Yesterday I visited the resplendent Bowes Museum in Barnard Castle. ‘Only in England’ is a temporary exhibition of black-and-white photographs by Tony Ray-Jones and Martin Parr. In the case of the former, the images were predominately set between 1966 and 1968, many captured on the beaches of southern England.
This was my era and my purview. I would have been nine-years-old, give or take, when these photographs were taken – yet what shocked me about them was how alien they seemed, as if they were from a time before my own; the forties or fifties perhaps. Given my tentative steps towards autobiography, coming across the exhibition right now was a little uncanny, and the dislocation of what I saw with my memories of those years was unnerving.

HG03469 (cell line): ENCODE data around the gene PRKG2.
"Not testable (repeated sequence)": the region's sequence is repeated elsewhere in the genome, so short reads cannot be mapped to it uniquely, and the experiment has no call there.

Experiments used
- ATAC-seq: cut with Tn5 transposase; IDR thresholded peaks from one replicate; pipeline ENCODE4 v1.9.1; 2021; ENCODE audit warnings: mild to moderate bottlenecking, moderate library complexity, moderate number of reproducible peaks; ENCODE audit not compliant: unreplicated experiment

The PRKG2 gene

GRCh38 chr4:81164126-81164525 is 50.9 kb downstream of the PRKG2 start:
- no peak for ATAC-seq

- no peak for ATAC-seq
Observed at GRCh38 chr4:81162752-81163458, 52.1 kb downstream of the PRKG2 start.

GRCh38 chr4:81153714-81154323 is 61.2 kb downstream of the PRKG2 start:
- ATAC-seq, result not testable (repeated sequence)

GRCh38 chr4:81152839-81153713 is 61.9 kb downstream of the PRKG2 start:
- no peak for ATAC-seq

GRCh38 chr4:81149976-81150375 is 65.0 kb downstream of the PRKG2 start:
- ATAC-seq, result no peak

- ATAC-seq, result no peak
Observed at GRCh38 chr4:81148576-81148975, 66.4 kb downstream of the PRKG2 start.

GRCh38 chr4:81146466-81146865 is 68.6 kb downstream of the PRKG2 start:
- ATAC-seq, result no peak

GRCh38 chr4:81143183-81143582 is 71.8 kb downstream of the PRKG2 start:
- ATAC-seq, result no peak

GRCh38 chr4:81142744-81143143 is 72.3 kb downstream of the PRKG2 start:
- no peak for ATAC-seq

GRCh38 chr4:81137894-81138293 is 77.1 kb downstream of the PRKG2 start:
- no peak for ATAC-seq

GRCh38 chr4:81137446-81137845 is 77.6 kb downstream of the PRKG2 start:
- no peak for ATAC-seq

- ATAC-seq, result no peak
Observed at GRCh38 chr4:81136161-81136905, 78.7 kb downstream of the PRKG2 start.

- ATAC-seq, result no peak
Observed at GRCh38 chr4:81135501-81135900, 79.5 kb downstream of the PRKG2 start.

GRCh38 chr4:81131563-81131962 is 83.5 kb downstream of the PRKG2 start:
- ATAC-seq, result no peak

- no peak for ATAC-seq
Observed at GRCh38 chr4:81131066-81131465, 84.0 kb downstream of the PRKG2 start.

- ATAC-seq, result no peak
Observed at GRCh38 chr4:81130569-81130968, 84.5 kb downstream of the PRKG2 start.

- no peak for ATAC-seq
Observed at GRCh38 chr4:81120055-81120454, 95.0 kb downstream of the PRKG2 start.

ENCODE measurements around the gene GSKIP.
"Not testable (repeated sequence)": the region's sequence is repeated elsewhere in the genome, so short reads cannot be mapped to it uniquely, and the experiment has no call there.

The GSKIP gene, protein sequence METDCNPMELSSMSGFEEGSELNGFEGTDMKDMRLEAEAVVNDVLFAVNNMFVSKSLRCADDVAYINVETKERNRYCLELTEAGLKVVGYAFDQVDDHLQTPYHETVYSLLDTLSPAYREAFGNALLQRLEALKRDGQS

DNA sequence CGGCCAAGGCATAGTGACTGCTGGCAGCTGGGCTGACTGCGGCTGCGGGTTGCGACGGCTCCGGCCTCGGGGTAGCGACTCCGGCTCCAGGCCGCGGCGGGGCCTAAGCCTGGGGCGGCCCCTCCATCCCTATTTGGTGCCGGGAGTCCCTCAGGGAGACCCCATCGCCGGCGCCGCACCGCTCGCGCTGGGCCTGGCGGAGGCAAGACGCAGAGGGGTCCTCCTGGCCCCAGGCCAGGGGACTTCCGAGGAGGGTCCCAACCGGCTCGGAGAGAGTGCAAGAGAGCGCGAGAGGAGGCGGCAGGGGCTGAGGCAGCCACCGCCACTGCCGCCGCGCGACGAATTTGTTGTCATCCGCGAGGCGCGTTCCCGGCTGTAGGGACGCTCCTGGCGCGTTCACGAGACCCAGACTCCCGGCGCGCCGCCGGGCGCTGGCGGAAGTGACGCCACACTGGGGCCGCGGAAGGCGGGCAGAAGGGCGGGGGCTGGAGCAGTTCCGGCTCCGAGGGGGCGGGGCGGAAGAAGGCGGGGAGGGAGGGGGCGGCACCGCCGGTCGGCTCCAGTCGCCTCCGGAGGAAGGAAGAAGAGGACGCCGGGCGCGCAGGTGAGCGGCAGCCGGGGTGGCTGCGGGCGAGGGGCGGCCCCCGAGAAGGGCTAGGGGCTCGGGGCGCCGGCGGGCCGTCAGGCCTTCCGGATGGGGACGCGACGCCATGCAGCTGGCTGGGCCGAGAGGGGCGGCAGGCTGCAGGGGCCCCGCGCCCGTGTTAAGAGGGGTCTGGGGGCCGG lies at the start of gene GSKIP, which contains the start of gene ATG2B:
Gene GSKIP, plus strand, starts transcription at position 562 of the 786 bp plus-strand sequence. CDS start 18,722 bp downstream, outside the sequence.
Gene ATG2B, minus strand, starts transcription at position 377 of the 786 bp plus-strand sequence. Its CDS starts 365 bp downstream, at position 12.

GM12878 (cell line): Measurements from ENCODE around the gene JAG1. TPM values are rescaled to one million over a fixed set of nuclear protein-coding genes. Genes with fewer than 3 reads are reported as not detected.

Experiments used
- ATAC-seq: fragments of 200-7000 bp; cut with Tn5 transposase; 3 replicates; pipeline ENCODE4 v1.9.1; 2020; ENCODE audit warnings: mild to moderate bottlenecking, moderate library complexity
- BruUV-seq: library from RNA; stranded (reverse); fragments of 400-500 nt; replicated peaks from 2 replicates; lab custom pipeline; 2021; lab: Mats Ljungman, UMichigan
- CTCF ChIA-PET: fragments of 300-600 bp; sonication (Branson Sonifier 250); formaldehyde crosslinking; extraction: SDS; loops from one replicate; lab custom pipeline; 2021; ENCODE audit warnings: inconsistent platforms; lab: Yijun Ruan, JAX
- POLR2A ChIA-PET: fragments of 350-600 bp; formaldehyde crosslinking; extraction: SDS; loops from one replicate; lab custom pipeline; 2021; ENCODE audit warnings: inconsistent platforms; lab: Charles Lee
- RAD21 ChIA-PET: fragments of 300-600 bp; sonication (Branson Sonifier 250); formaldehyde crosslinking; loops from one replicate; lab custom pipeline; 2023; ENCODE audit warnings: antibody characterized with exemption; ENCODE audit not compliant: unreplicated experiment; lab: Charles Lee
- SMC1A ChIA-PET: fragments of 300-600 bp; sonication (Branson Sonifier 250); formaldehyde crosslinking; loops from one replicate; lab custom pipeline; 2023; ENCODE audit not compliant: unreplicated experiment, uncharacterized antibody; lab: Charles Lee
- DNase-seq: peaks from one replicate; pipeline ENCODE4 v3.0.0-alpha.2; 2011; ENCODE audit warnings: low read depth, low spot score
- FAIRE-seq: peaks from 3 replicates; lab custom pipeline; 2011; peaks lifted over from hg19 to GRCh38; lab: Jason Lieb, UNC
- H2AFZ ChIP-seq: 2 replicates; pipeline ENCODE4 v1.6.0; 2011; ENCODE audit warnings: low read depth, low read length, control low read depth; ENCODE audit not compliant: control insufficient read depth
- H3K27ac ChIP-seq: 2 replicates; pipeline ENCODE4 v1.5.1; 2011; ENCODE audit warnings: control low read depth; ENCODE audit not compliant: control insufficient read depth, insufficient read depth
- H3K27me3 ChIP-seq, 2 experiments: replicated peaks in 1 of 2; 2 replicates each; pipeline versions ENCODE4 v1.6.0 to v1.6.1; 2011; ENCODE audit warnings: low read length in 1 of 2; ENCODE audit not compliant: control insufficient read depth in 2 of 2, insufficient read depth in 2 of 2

Is that what age and memory does to us, applies some kind of filter to the reality that was once there, and subtracts that which does not resonate with us – and perhaps supplements, sometimes inaccurately, that which does? If so, how close to truth can any autobiography be?